Kathryn is on the belay line, pulling up slack
(Continued from previous post)
As I stepped out of the truck, the fresh morning light bounced off of cliff walls. It made me smile; it just did. I was 80% done with my course.
After the midnight finish the night before, I had grabbed a piece of paper and scribbled down all the new things I had already learned this week. In a short time I had a list of 35; I could double that list if I sat and thought long enough. This training has been like drinking from a fire hose.
Our first scenario Friday was to learn how to retrieve victims from low-angle slopes — maybe a talus slope at the base of a cliff, or a boulder field. These litter carries are considerably more dangerous than vertical missions for the rescuers because of the uneven terrain. Sprained ankles, tripping, dropping the litter… these happen with regularity. Our instructors now told us that we didn’t find Jimmy last night, but we found his 350-pound body — and now had to carry it down to the road in a litter.
We improvised a guiding line off of a couple of juniper trees and clipped our team to the litter rail. The ‘dead body’ was every last piece of rope, webbing, hardware, etc., that we had worked with all week, under a blue tarp. It was HEAVY. Litter-carries are sweaty, difficult, cardio-challenging work.
Once we completed that task, we corrected our written tests and had lunch. Two of our instructors slipped away during lunch, and at 1:00 one of them came running back in disguise as an ordinary person and agitatedly reported having seen a para-glider slam into the cliff face below our lunch site and hearing moaning from down below. He couldn’t see him, but he could hear him, and he definitely needed help.
Looking for our injured victim
Talk about being primed! At lunch time we had already designated an Incident Commander for whatever scenario was coming, and we had collectively decided to play to our personal strengths. We lesser-skilled folk were paired with more-skilled folk, and each team knew what to do and how to do it. Gear was hauled to the staging area. Personal items off to one side, tarp spread out for dumping the rescue gear, the leader shared her vision for where each line would be anchored, what the anticipated fall line would be for our ropes, and what our Plan B would be if the victim were found to be not directly below us.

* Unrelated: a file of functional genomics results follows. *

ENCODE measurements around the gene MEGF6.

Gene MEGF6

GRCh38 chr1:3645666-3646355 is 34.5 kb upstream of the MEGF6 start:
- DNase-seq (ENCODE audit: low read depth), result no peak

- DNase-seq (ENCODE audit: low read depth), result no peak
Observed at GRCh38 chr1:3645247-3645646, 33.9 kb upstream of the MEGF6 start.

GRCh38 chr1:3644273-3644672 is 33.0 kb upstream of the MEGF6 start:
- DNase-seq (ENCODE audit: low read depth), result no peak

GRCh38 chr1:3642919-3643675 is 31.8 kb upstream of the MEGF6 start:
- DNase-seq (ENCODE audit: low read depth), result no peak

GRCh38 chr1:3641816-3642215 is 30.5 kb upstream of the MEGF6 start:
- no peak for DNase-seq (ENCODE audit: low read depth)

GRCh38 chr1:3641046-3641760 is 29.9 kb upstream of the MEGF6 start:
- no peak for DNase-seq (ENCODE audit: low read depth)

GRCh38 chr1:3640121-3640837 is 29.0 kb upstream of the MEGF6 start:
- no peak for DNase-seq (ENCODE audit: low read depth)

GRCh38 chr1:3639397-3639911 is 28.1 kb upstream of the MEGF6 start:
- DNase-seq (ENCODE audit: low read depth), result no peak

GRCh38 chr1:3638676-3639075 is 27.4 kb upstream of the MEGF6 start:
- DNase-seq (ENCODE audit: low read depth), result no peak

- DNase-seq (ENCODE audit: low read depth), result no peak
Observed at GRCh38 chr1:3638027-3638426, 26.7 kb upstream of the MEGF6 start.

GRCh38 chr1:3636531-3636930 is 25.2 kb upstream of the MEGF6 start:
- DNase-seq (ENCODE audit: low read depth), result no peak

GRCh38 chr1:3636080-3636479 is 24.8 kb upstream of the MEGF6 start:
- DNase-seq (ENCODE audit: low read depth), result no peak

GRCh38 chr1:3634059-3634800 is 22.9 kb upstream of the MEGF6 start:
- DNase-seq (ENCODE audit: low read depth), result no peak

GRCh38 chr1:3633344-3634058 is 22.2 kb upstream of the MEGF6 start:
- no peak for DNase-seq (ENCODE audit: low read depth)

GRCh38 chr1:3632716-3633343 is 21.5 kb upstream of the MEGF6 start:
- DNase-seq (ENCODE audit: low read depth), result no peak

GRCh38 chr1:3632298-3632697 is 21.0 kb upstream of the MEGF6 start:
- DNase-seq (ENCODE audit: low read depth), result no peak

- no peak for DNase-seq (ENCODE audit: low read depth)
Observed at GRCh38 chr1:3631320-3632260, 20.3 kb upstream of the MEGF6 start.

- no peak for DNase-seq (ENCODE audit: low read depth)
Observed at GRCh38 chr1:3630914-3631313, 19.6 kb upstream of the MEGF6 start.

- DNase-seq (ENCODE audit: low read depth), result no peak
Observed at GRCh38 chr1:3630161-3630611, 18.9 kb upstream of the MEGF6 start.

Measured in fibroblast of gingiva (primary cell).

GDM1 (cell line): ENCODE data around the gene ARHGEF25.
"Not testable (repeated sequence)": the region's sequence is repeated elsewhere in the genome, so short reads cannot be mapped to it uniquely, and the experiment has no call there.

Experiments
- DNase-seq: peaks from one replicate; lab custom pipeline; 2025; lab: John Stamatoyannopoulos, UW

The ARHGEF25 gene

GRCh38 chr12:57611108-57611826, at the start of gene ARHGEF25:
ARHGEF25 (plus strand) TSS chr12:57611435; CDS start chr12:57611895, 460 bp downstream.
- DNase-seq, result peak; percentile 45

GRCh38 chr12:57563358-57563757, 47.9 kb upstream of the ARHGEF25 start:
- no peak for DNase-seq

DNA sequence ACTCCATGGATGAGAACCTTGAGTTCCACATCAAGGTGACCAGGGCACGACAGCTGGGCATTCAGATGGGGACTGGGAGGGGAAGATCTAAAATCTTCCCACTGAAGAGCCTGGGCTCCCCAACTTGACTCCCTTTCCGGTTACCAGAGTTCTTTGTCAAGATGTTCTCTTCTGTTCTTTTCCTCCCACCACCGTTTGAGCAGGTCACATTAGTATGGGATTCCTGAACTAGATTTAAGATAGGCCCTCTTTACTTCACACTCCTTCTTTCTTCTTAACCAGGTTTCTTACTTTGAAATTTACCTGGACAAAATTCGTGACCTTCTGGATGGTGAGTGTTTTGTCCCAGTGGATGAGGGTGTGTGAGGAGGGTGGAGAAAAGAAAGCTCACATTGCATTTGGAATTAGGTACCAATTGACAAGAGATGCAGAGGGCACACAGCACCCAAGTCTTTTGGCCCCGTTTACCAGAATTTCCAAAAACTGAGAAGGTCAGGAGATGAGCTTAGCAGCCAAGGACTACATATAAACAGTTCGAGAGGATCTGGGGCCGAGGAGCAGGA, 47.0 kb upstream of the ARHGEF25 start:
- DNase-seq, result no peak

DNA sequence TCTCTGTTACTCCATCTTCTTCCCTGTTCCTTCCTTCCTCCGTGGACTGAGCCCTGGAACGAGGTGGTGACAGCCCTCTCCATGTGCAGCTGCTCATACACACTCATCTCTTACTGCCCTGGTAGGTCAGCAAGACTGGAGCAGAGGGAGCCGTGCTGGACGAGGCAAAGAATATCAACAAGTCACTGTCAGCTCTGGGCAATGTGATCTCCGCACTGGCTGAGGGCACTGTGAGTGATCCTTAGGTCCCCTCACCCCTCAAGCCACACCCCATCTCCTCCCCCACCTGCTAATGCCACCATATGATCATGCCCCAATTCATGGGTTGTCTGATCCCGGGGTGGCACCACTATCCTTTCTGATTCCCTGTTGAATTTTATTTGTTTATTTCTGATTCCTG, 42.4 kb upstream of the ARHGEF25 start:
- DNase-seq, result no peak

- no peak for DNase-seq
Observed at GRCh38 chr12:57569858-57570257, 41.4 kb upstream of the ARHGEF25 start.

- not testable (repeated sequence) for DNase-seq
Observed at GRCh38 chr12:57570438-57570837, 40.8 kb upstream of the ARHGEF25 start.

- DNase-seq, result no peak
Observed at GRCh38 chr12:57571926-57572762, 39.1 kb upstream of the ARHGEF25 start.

We all sprang into action. This was the culmination of the previous 4.5 days of training, and our instructors just took up comfortable spots on the sandstone, pulled out their trail mix, and watched. One was taking notes about how long it took us, and the Safety Officer of course checked every anchor, knot and carabiner after the student S.O. had already done so. They had warned us that the ONLY time they would say or do anything on this mission is if we were doing something unsafe.
It took considerable self-restraint on their parts to keep their mouths closed when we were doing things the hard way instead of the easy way, because they have about 60 years of combined rescue work beneath their belts. There are, however, MANY ways to conduct a mission safely and effectively, and they were letting us do it our way.
We lowered a rescuer, Steve, down to locate Andrew, who was conveniently just below us 100 feet or so, and then hauled Steve back up with pulleys before sending the litter down. The team worked like a well-oiled machine. The long pulley lines on the 5:1 mechanical advantage system kept intertwining, but apart from that, everything went as anticipated.
My rescue team
We got Andrew out before 4 pm. I know that may sound like a long time, but rescues have to be done cautiously and methodically, with the safety of the rescuers coming before the patient’s needs. The last thing we want is for a rescuer to become a second victim.
As each of the four teams straggled back to base camp upon completing their missions, applause broke out. This was what we had signed up to learn — and learn we did. Certificates of completion were handed out and my dear teammates gave me extra applause and enthusiastic “Woot!”s as I received mine. They knew the struggles I went through, and they honored not my skills but my tenacity and determination.
[Continued in next post]